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Vision Problems Linked to Higher Dementia Risk

Vision problems linked to higher dementia risk

A report published in the American Journal of Epidemiology, online February 11, 2010.

A new study suggests that elderly adults with poor vision, particularly untreated vision problems, may have a higher risk of developing dementia than those with better vision.

Researchers found that in a sample of 625 elderly Americans with initially normal cognition, those who considered that they had poor vision despite some of them wearing corrective prescription lenses were more likely to develop dementia over the next 8.5 years.

When the researchers looked at the effects of treatment, they found that the highest odds of dementia were among people with poor vision left untreated. The risk was lower when they received some form of eye care.

During the study period, 168 participants developed Alzheimer's disease or other forms of dementia. Of those developed loss of cognitive function (men and women), less than 10 percent had rated their vision as "excellent" at the start of the study. That compared with almost 31 percent of participants who maintained normal brain function over the study period.

The research however does not prove that vision problems contribute to dementia, or for that matter that eye care can help slow cognitive decline but the findings point to the possibility that this could indeed be the case according to lead researcher Dr. Mary A.M. Rogers, a research assistant professor of internal medicine at the University of Michigan in Ann Arbor.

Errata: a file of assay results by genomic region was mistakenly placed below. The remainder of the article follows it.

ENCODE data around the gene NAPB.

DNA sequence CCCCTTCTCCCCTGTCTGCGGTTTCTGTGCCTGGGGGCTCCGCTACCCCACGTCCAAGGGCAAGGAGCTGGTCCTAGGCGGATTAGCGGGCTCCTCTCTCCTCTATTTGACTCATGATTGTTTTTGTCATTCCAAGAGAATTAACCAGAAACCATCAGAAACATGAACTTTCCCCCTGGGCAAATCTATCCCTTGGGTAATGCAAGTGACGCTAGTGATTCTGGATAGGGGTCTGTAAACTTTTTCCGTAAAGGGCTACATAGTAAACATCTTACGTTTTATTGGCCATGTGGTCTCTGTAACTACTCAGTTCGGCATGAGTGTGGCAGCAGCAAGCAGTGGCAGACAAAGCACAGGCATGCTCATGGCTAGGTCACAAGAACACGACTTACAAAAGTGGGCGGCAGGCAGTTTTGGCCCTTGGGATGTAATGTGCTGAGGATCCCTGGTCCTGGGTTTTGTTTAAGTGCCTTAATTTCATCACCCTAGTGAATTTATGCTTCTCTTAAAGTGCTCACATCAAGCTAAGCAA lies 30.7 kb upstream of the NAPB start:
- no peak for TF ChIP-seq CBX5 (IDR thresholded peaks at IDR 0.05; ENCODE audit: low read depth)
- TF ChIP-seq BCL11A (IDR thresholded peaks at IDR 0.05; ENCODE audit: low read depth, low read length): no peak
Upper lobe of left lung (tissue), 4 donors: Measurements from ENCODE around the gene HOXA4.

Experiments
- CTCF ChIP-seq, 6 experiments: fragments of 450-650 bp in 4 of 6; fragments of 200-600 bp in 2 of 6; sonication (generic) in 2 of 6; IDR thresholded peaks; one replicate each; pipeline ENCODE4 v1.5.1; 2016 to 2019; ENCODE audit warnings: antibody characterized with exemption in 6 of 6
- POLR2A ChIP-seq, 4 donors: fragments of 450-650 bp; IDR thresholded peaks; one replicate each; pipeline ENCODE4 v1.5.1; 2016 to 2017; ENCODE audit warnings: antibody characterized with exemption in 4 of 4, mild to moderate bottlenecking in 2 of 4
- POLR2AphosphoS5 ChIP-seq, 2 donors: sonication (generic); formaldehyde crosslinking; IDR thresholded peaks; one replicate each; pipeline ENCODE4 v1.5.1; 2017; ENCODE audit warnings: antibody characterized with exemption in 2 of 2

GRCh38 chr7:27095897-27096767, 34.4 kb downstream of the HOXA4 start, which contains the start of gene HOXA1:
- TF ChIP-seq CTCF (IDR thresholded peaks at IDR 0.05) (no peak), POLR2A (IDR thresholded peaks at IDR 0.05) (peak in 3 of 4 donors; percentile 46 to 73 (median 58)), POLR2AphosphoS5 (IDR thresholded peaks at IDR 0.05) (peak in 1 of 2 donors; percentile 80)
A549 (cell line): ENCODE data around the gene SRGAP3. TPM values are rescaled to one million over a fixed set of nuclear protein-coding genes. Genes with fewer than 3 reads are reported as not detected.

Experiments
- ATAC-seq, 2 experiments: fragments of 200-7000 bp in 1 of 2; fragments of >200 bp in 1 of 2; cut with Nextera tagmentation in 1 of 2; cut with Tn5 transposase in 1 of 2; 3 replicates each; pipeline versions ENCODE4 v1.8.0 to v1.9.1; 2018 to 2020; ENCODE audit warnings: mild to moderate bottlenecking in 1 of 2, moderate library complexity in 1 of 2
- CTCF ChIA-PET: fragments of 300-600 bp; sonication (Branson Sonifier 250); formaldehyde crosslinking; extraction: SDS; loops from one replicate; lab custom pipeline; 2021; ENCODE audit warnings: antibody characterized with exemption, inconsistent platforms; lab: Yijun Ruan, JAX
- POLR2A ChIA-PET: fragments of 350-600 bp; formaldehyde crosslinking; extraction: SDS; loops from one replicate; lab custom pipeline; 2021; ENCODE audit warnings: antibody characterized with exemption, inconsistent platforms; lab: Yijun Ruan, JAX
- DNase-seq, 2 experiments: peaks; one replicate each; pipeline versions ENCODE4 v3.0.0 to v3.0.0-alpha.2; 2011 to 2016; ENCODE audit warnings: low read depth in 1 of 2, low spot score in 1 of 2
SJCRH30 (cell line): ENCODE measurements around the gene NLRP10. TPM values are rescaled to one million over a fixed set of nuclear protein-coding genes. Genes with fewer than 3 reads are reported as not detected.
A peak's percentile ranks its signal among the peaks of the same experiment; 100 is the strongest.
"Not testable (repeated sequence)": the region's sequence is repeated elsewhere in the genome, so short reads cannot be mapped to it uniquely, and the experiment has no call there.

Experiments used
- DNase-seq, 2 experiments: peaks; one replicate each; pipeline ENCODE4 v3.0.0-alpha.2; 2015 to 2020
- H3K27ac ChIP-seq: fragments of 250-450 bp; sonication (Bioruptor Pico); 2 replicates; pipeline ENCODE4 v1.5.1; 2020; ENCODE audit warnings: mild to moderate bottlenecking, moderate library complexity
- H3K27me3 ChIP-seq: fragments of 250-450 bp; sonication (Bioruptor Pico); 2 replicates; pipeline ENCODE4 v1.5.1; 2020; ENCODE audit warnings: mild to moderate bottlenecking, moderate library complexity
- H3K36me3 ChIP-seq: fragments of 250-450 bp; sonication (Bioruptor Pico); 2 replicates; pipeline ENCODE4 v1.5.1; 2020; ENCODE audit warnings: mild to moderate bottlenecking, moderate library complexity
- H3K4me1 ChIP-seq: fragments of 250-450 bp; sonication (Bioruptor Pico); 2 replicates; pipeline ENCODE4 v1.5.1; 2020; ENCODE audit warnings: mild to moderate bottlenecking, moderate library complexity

The current findings, Rogers said, show that vision problems may precede a dementia diagnosis by years. "If you have poor vision, don't sit on it. Go and see your doctor," she said. It's best, Rogers added, to see an ophthalmologist, a medical doctor who can diagnose the range of problems common in elderly adults, such as cataract, glaucoma, macular degeneration and diabetes-related retinopathy.
(Eds Note In the UK Optometrists in the High Street are responsible for detection of all eye defects)
The findings are based on 625 older U.S. adults who were part of a larger health study begun in 1992.

 
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